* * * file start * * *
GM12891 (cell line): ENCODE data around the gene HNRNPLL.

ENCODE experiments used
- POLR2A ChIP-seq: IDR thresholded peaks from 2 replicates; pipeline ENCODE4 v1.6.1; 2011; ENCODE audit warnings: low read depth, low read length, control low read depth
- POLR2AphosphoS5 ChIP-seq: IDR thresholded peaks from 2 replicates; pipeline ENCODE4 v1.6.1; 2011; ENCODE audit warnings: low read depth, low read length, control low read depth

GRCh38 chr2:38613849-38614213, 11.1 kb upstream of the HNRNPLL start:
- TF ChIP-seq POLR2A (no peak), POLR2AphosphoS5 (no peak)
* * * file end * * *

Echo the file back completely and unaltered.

GM12891 (cell line): ENCODE data around the gene HNRNPLL.

ENCODE experiments used
- POLR2A ChIP-seq: IDR thresholded peaks from 2 replicates; pipeline ENCODE4 v1.6.1; 2011; ENCODE audit warnings: low read depth, low read length, control low read depth
- POLR2AphosphoS5 ChIP-seq: IDR thresholded peaks from 2 replicates; pipeline ENCODE4 v1.6.1; 2011; ENCODE audit warnings: low read depth, low read length, control low read depth

GRCh38 chr2:38613849-38614213, 11.1 kb upstream of the HNRNPLL start:
- TF ChIP-seq POLR2A (no peak), POLR2AphosphoS5 (no peak)